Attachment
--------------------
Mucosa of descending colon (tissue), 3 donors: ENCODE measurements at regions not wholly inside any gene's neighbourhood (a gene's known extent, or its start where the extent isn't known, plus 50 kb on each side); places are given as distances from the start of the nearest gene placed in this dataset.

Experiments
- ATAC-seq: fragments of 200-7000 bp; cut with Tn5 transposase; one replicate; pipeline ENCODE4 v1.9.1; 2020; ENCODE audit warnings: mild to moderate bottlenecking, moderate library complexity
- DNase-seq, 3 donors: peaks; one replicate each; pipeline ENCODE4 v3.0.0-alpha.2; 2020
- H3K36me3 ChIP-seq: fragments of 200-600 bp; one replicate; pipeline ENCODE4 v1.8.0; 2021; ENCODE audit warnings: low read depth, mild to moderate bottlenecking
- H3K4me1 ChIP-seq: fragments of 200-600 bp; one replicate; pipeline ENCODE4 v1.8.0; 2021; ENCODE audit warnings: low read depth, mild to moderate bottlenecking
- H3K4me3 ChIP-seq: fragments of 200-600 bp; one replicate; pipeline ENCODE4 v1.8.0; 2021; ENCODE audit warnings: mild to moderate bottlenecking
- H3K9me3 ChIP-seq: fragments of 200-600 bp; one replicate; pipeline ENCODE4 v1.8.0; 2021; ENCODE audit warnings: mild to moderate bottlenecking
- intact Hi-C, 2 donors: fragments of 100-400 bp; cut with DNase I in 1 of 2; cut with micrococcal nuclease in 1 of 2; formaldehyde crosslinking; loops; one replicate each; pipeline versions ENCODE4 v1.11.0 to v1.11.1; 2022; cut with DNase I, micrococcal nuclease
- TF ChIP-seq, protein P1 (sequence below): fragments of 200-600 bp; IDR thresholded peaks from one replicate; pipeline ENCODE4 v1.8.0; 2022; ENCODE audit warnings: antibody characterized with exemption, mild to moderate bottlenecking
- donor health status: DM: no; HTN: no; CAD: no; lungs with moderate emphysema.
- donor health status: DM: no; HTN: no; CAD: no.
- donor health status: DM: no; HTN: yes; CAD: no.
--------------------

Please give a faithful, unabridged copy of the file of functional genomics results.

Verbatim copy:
Mucosa of descending colon (tissue), 3 donors: ENCODE measurements at regions not wholly inside any gene's neighbourhood (a gene's known extent, or its start where the extent isn't known, plus 50 kb on each side); places are given as distances from the start of the nearest gene placed in this dataset.

Experiments
- ATAC-seq: fragments of 200-7000 bp; cut with Tn5 transposase; one replicate; pipeline ENCODE4 v1.9.1; 2020; ENCODE audit warnings: mild to moderate bottlenecking, moderate library complexity
- DNase-seq, 3 donors: peaks; one replicate each; pipeline ENCODE4 v3.0.0-alpha.2; 2020
- H3K36me3 ChIP-seq: fragments of 200-600 bp; one replicate; pipeline ENCODE4 v1.8.0; 2021; ENCODE audit warnings: low read depth, mild to moderate bottlenecking
- H3K4me1 ChIP-seq: fragments of 200-600 bp; one replicate; pipeline ENCODE4 v1.8.0; 2021; ENCODE audit warnings: low read depth, mild to moderate bottlenecking
- H3K4me3 ChIP-seq: fragments of 200-600 bp; one replicate; pipeline ENCODE4 v1.8.0; 2021; ENCODE audit warnings: mild to moderate bottlenecking
- H3K9me3 ChIP-seq: fragments of 200-600 bp; one replicate; pipeline ENCODE4 v1.8.0; 2021; ENCODE audit warnings: mild to moderate bottlenecking
- intact Hi-C, 2 donors: fragments of 100-400 bp; cut with DNase I in 1 of 2; cut with micrococcal nuclease in 1 of 2; formaldehyde crosslinking; loops; one replicate each; pipeline versions ENCODE4 v1.11.0 to v1.11.1; 2022; cut with DNase I, micrococcal nuclease
- TF ChIP-seq, protein P1 (sequence below): fragments of 200-600 bp; IDR thresholded peaks from one replicate; pipeline ENCODE4 v1.8.0; 2022; ENCODE audit warnings: antibody characterized with exemption, mild to moderate bottlenecking
- donor health status: DM: no; HTN: no; CAD: no; lungs with moderate emphysema.
- donor health status: DM: no; HTN: no; CAD: no.
- donor health status: DM: no; HTN: yes; CAD: no.